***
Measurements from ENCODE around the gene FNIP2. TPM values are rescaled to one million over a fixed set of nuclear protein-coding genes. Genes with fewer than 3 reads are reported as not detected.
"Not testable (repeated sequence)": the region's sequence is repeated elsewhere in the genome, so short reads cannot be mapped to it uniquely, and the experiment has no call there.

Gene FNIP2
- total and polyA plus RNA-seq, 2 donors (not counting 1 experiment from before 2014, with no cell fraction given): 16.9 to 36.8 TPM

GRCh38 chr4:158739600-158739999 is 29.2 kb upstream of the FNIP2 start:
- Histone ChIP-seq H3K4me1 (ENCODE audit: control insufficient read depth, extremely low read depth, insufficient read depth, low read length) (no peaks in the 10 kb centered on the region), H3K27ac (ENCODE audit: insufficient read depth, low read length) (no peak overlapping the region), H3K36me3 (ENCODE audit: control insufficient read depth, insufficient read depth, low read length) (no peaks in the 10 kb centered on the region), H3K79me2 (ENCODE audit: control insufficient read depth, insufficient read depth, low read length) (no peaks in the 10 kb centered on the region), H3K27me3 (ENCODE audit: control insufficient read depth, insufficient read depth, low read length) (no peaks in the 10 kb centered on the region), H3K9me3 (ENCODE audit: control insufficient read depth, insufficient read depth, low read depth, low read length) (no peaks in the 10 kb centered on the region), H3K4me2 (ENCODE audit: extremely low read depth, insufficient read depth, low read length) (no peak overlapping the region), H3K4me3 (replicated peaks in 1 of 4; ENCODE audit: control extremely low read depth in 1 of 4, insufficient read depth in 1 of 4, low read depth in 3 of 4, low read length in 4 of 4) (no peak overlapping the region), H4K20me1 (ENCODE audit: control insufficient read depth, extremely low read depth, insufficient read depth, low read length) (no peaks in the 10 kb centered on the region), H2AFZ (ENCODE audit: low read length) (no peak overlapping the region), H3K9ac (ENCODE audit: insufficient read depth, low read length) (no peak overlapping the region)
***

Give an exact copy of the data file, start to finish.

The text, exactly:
Measurements from ENCODE around the gene FNIP2. TPM values are rescaled to one million over a fixed set of nuclear protein-coding genes. Genes with fewer than 3 reads are reported as not detected.
"Not testable (repeated sequence)": the region's sequence is repeated elsewhere in the genome, so short reads cannot be mapped to it uniquely, and the experiment has no call there.

Gene FNIP2
- total and polyA plus RNA-seq, 2 donors (not counting 1 experiment from before 2014, with no cell fraction given): 16.9 to 36.8 TPM

GRCh38 chr4:158739600-158739999 is 29.2 kb upstream of the FNIP2 start:
- Histone ChIP-seq H3K4me1 (ENCODE audit: control insufficient read depth, extremely low read depth, insufficient read depth, low read length) (no peaks in the 10 kb centered on the region), H3K27ac (ENCODE audit: insufficient read depth, low read length) (no peak overlapping the region), H3K36me3 (ENCODE audit: control insufficient read depth, insufficient read depth, low read length) (no peaks in the 10 kb centered on the region), H3K79me2 (ENCODE audit: control insufficient read depth, insufficient read depth, low read length) (no peaks in the 10 kb centered on the region), H3K27me3 (ENCODE audit: control insufficient read depth, insufficient read depth, low read length) (no peaks in the 10 kb centered on the region), H3K9me3 (ENCODE audit: control insufficient read depth, insufficient read depth, low read depth, low read length) (no peaks in the 10 kb centered on the region), H3K4me2 (ENCODE audit: extremely low read depth, insufficient read depth, low read length) (no peak overlapping the region), H3K4me3 (replicated peaks in 1 of 4; ENCODE audit: control extremely low read depth in 1 of 4, insufficient read depth in 1 of 4, low read depth in 3 of 4, low read length in 4 of 4) (no peak overlapping the region), H4K20me1 (ENCODE audit: control insufficient read depth, extremely low read depth, insufficient read depth, low read length) (no peaks in the 10 kb centered on the region), H2AFZ (ENCODE audit: low read length) (no peak overlapping the region), H3K9ac (ENCODE audit: insufficient read depth, low read length) (no peak overlapping the region)